1

Exorcism is common in the New Testament, by both Jesus and the disciples.

But the main theme in the Old and New Testaments is to repent and change your ways; then God will heal you and bless you. And when Jesus kicked the demon out He said: Sin no more, so it won't get worse. So you can see that sin is in the picture here, and Jesus did teach the Jews to repent.

But I don't see anyone repenting before the exorcism; there is just a question of faith. Maybe one will see this answer if you study the Law or see the red line from the first book of the Bible until the last. But from just looking at the New Testament, I find it hard to understand.

Do you need to repent to get the demon out, or not?

closed as primarily opinion-based by Lee Woofenden, Nathaniel, curiousdannii, Dick Harfield, Flimzy Mar 6 '16 at 20:37

Many good questions generate some degree of opinion based on expert experience, but answers to this question will tend to be almost entirely based on opinions, rather than facts, references, or specific expertise. If this question can be reworded to fit the rules in the help center, please edit the question.

  • 1
    Welcome to Christianity.SE. For a quick overview, please take the Site Tour. Thanks for asking a question here. However, as it is now, it's too broad and opinion-based for this site. For it to work here, you'd need to specify the Christian denomination whose answer you want. See: What topics can I ask about here? and: How we are different than other sites. – Lee Woofenden Mar 5 '16 at 13:38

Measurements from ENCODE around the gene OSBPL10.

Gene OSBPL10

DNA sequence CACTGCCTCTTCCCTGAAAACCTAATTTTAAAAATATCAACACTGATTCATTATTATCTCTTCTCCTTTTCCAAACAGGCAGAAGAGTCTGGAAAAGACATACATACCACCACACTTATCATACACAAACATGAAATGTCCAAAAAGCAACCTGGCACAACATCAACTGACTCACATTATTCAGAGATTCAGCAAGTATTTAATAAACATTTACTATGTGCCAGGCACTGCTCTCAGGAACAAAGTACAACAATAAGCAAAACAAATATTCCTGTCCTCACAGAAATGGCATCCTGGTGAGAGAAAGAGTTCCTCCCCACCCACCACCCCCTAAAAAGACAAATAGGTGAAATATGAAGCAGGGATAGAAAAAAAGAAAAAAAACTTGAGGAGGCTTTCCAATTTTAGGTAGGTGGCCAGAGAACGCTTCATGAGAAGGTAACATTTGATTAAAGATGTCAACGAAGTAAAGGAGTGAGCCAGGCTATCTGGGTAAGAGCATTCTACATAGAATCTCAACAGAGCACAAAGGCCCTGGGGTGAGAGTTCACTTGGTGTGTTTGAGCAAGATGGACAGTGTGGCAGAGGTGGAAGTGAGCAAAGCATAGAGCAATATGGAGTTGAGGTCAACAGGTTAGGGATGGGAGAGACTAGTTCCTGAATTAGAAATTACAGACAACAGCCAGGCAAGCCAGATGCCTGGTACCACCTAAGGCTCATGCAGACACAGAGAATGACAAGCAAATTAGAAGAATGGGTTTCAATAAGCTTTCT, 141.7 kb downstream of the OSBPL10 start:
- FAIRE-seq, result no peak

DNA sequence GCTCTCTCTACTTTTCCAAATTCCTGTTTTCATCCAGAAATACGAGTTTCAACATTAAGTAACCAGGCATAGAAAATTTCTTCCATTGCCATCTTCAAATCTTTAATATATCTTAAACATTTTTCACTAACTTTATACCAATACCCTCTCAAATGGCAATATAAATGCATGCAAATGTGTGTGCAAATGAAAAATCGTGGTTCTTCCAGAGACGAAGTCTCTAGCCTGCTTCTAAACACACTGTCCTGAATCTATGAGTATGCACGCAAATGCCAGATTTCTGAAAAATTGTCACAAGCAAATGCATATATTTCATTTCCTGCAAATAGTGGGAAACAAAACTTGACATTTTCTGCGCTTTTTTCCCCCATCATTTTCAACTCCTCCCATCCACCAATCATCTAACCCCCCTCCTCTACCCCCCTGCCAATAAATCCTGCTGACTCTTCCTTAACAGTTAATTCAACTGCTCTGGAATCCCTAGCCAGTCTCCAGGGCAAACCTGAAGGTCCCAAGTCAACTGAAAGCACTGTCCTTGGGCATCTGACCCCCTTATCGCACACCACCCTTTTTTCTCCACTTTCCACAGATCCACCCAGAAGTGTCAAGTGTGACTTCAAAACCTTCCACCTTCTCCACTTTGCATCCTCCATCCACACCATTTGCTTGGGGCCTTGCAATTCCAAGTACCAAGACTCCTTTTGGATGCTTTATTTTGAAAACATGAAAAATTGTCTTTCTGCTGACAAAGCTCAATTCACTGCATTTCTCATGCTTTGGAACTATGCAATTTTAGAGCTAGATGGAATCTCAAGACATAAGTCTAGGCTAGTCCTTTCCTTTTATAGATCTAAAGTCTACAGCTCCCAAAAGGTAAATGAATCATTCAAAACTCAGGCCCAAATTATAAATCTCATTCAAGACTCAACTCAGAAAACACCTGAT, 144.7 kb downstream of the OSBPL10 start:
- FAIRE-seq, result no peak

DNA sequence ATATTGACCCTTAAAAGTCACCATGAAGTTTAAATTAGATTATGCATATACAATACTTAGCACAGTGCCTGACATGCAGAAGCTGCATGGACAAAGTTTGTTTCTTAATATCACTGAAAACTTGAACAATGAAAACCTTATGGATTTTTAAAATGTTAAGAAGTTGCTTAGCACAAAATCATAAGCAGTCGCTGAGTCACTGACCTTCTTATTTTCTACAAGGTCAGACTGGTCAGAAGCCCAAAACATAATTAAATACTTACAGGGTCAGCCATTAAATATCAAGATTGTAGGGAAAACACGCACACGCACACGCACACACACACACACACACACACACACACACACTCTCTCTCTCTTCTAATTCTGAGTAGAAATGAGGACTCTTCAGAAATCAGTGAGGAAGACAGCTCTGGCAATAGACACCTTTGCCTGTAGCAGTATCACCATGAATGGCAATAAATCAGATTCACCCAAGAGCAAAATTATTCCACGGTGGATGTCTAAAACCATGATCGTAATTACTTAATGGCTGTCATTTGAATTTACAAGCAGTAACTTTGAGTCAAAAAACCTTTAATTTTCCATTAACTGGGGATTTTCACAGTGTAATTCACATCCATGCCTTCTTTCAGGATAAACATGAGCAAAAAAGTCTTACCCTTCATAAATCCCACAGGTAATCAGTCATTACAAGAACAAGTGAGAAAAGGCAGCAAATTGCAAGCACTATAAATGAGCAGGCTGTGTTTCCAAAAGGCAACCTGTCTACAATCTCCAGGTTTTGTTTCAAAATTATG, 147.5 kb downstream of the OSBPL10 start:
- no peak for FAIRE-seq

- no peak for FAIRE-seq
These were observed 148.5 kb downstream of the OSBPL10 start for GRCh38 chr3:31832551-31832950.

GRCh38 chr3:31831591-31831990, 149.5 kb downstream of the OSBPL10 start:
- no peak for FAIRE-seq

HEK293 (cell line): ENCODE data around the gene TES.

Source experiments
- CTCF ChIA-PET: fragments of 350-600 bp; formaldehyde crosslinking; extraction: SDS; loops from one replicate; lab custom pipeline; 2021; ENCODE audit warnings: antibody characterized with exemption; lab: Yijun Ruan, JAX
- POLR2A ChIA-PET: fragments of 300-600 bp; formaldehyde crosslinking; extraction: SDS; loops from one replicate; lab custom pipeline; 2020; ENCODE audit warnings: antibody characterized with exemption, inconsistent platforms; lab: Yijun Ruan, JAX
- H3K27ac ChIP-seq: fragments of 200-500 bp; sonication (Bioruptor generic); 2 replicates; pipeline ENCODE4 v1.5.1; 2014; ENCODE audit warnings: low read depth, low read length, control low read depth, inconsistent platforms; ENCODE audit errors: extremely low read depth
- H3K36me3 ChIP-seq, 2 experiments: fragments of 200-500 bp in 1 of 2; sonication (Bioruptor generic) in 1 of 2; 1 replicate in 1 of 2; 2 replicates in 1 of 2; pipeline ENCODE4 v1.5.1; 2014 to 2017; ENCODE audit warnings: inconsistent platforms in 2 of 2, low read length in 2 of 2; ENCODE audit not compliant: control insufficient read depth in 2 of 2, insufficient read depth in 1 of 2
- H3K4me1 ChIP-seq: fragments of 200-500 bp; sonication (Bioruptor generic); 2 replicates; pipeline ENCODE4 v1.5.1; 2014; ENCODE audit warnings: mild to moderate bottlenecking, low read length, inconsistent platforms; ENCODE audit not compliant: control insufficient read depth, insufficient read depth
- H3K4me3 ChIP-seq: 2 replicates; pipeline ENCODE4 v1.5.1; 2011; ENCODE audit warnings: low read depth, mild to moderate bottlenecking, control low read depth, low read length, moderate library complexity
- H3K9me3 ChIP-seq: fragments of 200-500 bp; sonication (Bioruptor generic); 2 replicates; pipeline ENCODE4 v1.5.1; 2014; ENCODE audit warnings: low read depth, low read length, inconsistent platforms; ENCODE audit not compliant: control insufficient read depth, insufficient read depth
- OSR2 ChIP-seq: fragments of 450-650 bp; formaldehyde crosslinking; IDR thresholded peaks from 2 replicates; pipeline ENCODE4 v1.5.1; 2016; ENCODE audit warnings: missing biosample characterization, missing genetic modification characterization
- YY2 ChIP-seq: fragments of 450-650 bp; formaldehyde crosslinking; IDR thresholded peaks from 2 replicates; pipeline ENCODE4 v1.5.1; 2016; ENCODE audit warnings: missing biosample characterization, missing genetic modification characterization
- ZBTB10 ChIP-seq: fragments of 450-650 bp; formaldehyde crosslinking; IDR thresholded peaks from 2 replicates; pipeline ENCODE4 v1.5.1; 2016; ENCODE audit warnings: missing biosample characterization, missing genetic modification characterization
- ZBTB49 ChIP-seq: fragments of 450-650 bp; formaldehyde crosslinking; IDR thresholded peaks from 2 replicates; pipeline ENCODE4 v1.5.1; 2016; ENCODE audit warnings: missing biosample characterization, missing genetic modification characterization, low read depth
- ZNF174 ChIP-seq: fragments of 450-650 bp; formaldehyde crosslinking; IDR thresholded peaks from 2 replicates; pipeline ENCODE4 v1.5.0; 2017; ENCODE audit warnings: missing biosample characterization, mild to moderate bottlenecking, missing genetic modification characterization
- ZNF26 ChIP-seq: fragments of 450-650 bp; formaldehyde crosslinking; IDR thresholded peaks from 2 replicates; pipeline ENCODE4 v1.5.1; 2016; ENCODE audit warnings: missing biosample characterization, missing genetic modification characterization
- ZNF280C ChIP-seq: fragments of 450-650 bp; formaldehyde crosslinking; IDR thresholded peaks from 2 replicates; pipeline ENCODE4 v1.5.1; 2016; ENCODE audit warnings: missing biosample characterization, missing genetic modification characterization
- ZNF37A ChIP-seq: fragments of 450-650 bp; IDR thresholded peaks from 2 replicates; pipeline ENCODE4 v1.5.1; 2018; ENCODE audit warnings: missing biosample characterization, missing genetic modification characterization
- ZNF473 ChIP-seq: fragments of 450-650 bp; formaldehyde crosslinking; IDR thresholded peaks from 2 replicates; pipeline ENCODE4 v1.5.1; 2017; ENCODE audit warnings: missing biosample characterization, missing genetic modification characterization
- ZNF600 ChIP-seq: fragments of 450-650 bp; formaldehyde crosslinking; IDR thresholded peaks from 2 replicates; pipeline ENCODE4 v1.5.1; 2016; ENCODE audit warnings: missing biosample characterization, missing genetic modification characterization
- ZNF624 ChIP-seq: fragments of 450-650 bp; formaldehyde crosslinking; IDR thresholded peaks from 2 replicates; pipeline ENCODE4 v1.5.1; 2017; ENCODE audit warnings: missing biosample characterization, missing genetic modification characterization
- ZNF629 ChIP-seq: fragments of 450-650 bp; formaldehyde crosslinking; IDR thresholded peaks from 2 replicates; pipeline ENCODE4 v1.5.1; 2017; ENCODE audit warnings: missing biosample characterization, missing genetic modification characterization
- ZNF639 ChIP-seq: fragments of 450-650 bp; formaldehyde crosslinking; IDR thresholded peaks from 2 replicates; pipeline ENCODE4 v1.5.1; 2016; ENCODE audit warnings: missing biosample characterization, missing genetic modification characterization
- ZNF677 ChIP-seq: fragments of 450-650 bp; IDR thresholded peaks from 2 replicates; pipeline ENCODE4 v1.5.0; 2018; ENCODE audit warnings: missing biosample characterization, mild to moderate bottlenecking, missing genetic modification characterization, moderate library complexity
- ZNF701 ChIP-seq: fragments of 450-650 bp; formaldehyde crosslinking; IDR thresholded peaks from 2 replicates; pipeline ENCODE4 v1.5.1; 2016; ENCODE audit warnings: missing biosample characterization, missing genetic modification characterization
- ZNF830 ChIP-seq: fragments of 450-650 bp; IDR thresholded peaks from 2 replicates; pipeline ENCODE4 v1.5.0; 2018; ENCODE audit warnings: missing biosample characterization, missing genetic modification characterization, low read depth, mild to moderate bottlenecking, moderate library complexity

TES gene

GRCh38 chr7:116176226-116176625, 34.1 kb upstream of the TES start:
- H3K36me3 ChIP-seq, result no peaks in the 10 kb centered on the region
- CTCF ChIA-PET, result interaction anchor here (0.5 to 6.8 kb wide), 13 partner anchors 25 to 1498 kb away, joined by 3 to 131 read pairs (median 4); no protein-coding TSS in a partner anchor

• There are different views on this, meaning that the answer you get will vary greatly based on whom you ask. If you can clarify which perspective you're seeking, it may be possible to re-open this question and get a good answer. – Flimzy Mar 6 '16 at 20:38
3

The short answer is yes. But it is not as simple as that either. From a Catholic view point I am going to let Fr. Gabriele Amorth,the head exorcist for the Diocese of Rome answer your question. Other denominations will see things somewhat differently.

Fr. Gabriele Amorth in his in his book An Exorcist Tells His Story (1999) gives a Catholic viewpoint of how Christians can fall victims to the powers of evil (pages 56-60).

  • With God's Permission.
  • When we are subject to an evil spell.
  • A grave and hardened state of sin.
  • Association with evil people and places.

"It is almost redundant to say that in all these stages, the way to healing can begin only with a sincere conversion (page 59)." - Fr. Amorth.

"At the root, the true cause is always a lack of faith." (page 58).

In his second book An Exorcist More Stories (2002), chapter 10 (Questions and Answers), page 195, Fr. Gabriele Amorth writes from the viewpoint of the sacrament of confession as being helpful in liberation from evil:

My pastor claims that the best exorcism is confession?

"He is right. It is the most direct means to fight Satan, because it is the sacrament that tears souls from the demon's grasp, strengthens against sin, unites us more closely to God, and helps to conform our souls increasingly to the divine will. I advise frequent confession, possibly weekly, to all victims of evil activities"

Once again this is only a Catholic perspective, as other denomination view this subject differently.

  • Anecdotally, I have support for this position. I witnessed an exorcism. It consisted of a Christian merely sharing the gospel with the (obviously) possessed. When the possessed accepted Jesus, the demon left. We could see the demon's face slightly pressed out of the possessed's face, getting weaker and weaker until the possessed's face remained. – Steve Mar 6 '16 at 14:26

Not the answer you're looking for? Browse other questions tagged or ask your own question.